See it. Be it.
It’s often a parent’s first-born who takes the lead in caring for them in their golden years. “I always thought he’d be the one,” says Leon Haley Sr. (A&S ’55) of his namesake, Leon Haley Jr. (MD ’90). Sadly, a watercraft accident changed all that this summer.
On a recent morning, the grieving father recalls what helps make this devastating loss a little easier for him and his wife, Elizabeth Ann Haley (EDUC ’75), to bear:
“Leon’s goodness, his grace and his service. And the fact that we had him for a time to enjoy as our son.”
The Haleys, both educators with strong religious and social-justice commitments, raised Haley Jr. and his siblings on a steady diet of “service, service, service” in their dinner table chats. In time, they’d watch their eldest carry these convictions with him throughout his career in emergency medicine and hospital administration.
When Haley Jr. was chief of emergency medicine at Grady Memorial Hospital System in Atlanta, “he never let the position stop him from making his rounds,” his father says. This habit of treading the halls continued when he moved to UF Health Jacksonville as CEO. Haley Jr. got to know staffers, took an interest in residents’ training and made a point of maintaining connections outside of the C suite, colleagues noted on social media.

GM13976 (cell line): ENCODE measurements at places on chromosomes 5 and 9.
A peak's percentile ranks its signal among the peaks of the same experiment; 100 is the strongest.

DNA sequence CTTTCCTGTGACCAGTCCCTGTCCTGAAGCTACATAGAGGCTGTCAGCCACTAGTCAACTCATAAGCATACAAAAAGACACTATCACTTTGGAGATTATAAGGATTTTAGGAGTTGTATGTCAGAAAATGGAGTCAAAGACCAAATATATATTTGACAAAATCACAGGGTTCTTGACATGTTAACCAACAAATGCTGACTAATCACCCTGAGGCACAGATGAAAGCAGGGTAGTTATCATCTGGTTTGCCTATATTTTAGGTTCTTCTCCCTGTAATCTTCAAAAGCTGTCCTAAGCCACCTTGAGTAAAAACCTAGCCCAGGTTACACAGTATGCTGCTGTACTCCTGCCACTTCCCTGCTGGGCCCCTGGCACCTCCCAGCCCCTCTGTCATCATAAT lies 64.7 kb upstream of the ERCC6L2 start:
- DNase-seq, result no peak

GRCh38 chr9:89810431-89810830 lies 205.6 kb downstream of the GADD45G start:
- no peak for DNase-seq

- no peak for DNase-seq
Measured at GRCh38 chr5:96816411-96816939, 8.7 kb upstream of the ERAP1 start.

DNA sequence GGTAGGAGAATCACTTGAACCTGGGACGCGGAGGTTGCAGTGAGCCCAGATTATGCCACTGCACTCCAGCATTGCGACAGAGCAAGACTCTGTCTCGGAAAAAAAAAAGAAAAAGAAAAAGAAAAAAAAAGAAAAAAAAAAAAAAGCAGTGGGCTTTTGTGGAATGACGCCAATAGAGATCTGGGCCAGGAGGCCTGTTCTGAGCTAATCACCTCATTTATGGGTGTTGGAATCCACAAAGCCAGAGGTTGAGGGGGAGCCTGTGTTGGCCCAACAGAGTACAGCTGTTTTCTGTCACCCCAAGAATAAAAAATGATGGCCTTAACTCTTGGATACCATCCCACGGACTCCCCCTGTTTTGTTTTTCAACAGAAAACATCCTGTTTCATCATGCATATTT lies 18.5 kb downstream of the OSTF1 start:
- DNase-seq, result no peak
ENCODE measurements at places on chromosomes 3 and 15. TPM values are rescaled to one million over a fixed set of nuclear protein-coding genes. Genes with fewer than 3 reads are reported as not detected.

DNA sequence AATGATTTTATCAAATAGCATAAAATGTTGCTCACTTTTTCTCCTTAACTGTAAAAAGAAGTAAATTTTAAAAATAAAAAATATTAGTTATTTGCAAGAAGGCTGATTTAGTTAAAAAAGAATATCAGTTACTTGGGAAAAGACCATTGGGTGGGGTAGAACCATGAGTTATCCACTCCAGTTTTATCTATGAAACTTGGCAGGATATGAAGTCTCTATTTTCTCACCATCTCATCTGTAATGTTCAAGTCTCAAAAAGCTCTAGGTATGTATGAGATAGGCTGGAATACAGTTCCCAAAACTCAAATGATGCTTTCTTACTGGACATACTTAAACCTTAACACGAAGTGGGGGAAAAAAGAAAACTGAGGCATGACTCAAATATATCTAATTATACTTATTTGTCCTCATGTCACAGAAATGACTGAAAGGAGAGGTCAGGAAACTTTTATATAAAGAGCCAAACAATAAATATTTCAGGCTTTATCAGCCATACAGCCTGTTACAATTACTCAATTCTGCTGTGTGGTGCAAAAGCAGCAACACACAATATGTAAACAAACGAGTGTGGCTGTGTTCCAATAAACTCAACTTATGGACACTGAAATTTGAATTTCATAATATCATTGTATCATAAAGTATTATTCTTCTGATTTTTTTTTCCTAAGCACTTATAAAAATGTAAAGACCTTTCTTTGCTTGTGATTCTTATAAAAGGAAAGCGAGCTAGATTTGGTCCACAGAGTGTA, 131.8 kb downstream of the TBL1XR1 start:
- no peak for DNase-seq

One likely reason he did so, says Haley Sr., was because as a Black physician, his son knew what a comfort it was for Black patients to see a face they could identify with, especially in moments of vulnerability. Students and trainees in his orbit, too, found reassurance in his mentorship, support and example.
Soon after his death, the Haley family established the Leon L. Haley Jr. MD Scholarship Fund to support tuition and other education-related expenses for Pitt Med up-and-comers, with preference for African American students.
This is exactly what his son would’ve wanted, says Haley Sr.
“I believe deep down in his heart, my son always felt himself to be a servant of the people.”
Photo Courtesy the Haley Family.